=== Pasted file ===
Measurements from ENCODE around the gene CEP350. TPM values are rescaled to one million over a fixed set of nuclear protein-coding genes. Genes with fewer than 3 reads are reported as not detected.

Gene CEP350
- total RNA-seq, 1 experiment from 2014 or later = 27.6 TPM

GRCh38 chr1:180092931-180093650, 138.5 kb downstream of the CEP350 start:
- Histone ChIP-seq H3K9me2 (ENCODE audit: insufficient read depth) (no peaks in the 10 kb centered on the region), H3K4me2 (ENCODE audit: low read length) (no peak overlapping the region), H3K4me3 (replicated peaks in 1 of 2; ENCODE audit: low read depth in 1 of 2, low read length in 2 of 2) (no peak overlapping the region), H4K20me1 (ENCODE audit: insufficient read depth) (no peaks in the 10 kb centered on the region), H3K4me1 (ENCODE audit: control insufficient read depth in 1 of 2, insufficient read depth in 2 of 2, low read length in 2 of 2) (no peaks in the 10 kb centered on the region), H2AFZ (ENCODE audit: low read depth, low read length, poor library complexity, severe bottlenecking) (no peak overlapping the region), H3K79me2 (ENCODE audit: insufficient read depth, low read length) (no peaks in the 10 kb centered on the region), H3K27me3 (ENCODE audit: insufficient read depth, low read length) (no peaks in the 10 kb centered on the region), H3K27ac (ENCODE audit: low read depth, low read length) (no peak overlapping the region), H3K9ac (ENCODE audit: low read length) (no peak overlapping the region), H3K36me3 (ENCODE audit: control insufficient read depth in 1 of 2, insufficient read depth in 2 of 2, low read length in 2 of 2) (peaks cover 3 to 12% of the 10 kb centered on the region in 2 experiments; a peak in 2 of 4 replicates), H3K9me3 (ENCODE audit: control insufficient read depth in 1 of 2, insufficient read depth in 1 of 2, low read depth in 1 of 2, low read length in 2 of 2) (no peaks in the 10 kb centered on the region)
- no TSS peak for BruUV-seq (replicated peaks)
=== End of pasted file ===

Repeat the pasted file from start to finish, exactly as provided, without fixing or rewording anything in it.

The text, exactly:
Measurements from ENCODE around the gene CEP350. TPM values are rescaled to one million over a fixed set of nuclear protein-coding genes. Genes with fewer than 3 reads are reported as not detected.

Gene CEP350
- total RNA-seq, 1 experiment from 2014 or later = 27.6 TPM

GRCh38 chr1:180092931-180093650, 138.5 kb downstream of the CEP350 start:
- Histone ChIP-seq H3K9me2 (ENCODE audit: insufficient read depth) (no peaks in the 10 kb centered on the region), H3K4me2 (ENCODE audit: low read length) (no peak overlapping the region), H3K4me3 (replicated peaks in 1 of 2; ENCODE audit: low read depth in 1 of 2, low read length in 2 of 2) (no peak overlapping the region), H4K20me1 (ENCODE audit: insufficient read depth) (no peaks in the 10 kb centered on the region), H3K4me1 (ENCODE audit: control insufficient read depth in 1 of 2, insufficient read depth in 2 of 2, low read length in 2 of 2) (no peaks in the 10 kb centered on the region), H2AFZ (ENCODE audit: low read depth, low read length, poor library complexity, severe bottlenecking) (no peak overlapping the region), H3K79me2 (ENCODE audit: insufficient read depth, low read length) (no peaks in the 10 kb centered on the region), H3K27me3 (ENCODE audit: insufficient read depth, low read length) (no peaks in the 10 kb centered on the region), H3K27ac (ENCODE audit: low read depth, low read length) (no peak overlapping the region), H3K9ac (ENCODE audit: low read length) (no peak overlapping the region), H3K36me3 (ENCODE audit: control insufficient read depth in 1 of 2, insufficient read depth in 2 of 2, low read length in 2 of 2) (peaks cover 3 to 12% of the 10 kb centered on the region in 2 experiments; a peak in 2 of 4 replicates), H3K9me3 (ENCODE audit: control insufficient read depth in 1 of 2, insufficient read depth in 1 of 2, low read depth in 1 of 2, low read length in 2 of 2) (no peaks in the 10 kb centered on the region)
- no TSS peak for BruUV-seq (replicated peaks)